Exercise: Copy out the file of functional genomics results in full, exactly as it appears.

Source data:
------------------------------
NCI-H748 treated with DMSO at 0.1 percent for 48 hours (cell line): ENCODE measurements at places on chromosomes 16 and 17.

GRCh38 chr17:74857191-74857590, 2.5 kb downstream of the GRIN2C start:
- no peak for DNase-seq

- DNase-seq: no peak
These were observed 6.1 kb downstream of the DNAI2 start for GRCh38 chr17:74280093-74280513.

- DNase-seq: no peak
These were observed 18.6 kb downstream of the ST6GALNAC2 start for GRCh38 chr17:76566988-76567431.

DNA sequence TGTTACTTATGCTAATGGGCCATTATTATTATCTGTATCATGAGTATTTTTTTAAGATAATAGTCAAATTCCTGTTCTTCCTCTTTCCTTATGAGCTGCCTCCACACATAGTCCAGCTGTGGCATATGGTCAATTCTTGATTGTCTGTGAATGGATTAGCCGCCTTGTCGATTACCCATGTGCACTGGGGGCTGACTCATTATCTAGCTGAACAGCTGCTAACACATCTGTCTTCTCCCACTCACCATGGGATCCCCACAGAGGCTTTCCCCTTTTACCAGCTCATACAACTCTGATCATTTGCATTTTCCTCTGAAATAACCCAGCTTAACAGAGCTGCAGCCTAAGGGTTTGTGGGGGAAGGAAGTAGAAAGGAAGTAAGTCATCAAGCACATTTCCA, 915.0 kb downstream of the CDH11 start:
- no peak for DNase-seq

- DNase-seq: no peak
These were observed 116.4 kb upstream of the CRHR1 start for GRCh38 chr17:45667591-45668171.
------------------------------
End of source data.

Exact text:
NCI-H748 treated with DMSO at 0.1 percent for 48 hours (cell line): ENCODE measurements at places on chromosomes 16 and 17.

GRCh38 chr17:74857191-74857590, 2.5 kb downstream of the GRIN2C start:
- no peak for DNase-seq

- DNase-seq: no peak
These were observed 6.1 kb downstream of the DNAI2 start for GRCh38 chr17:74280093-74280513.

- DNase-seq: no peak
These were observed 18.6 kb downstream of the ST6GALNAC2 start for GRCh38 chr17:76566988-76567431.

DNA sequence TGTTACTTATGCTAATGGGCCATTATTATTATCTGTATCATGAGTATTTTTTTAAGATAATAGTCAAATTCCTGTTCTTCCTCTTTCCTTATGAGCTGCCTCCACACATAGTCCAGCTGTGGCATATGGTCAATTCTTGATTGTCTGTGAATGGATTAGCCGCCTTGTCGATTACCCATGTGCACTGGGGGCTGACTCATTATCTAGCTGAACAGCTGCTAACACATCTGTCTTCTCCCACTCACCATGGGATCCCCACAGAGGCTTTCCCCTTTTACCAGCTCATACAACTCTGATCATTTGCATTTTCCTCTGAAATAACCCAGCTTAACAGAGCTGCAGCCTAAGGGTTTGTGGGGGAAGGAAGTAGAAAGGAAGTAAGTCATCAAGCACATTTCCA, 915.0 kb downstream of the CDH11 start:
- no peak for DNase-seq

- DNase-seq: no peak
These were observed 116.4 kb upstream of the CRHR1 start for GRCh38 chr17:45667591-45668171.